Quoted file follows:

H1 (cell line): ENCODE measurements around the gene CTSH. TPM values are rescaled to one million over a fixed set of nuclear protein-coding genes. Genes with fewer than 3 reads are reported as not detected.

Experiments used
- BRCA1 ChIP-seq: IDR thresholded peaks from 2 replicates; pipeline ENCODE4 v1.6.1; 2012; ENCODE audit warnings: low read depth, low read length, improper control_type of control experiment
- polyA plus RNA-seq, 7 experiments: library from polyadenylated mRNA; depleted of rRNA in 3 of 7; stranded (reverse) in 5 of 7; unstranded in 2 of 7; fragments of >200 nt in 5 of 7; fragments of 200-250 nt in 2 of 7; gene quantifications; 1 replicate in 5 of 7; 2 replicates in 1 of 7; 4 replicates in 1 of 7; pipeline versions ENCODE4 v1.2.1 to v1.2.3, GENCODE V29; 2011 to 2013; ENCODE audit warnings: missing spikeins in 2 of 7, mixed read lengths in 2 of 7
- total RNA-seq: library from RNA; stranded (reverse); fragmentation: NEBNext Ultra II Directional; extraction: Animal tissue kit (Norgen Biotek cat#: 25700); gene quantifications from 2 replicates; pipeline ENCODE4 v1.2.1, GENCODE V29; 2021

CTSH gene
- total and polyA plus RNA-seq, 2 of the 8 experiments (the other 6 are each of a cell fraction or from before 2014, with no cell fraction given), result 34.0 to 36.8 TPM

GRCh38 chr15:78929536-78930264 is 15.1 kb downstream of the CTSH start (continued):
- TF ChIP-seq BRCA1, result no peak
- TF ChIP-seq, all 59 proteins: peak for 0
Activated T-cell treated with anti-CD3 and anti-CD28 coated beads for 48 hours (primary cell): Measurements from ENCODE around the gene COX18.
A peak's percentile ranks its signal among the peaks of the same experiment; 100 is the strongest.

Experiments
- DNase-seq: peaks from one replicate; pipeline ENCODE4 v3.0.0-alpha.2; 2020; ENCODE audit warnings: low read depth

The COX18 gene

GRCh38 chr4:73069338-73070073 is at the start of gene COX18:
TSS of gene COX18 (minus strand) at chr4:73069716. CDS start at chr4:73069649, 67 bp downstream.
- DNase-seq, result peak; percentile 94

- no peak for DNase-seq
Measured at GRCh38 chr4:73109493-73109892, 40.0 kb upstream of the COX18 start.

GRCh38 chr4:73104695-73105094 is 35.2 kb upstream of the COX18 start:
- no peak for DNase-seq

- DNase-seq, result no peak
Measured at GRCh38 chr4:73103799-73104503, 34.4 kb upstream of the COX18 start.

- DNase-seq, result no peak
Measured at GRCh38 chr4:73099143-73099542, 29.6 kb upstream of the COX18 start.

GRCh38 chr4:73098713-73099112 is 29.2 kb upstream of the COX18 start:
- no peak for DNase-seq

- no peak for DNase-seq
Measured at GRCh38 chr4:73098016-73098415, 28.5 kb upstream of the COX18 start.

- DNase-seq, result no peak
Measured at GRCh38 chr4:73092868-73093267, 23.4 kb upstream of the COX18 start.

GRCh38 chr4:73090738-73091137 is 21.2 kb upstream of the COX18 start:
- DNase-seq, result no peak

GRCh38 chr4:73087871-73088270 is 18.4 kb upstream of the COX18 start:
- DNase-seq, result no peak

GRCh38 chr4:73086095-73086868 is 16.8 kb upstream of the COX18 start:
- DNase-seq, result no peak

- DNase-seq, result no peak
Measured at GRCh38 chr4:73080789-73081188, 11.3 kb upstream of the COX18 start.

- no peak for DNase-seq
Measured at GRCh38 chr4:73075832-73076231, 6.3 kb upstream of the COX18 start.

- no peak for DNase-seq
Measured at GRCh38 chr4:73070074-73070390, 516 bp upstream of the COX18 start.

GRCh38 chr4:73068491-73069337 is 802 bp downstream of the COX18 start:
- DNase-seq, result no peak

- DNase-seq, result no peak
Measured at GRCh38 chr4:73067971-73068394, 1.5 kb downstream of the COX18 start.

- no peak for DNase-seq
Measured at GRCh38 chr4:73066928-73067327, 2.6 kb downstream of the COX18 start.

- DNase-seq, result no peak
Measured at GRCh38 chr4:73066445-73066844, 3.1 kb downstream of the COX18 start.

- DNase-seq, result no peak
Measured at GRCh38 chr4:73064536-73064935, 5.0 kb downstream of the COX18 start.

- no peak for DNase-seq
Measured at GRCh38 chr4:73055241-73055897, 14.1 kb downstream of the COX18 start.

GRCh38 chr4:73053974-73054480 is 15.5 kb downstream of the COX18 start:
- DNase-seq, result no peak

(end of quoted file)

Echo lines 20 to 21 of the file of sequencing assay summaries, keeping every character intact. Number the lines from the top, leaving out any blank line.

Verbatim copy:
Measured at GRCh38 chr4:73109493-73109892, 40.0 kb upstream of the COX18 start.

GRCh38 chr4:73104695-73105094 is 35.2 kb upstream of the COX18 start: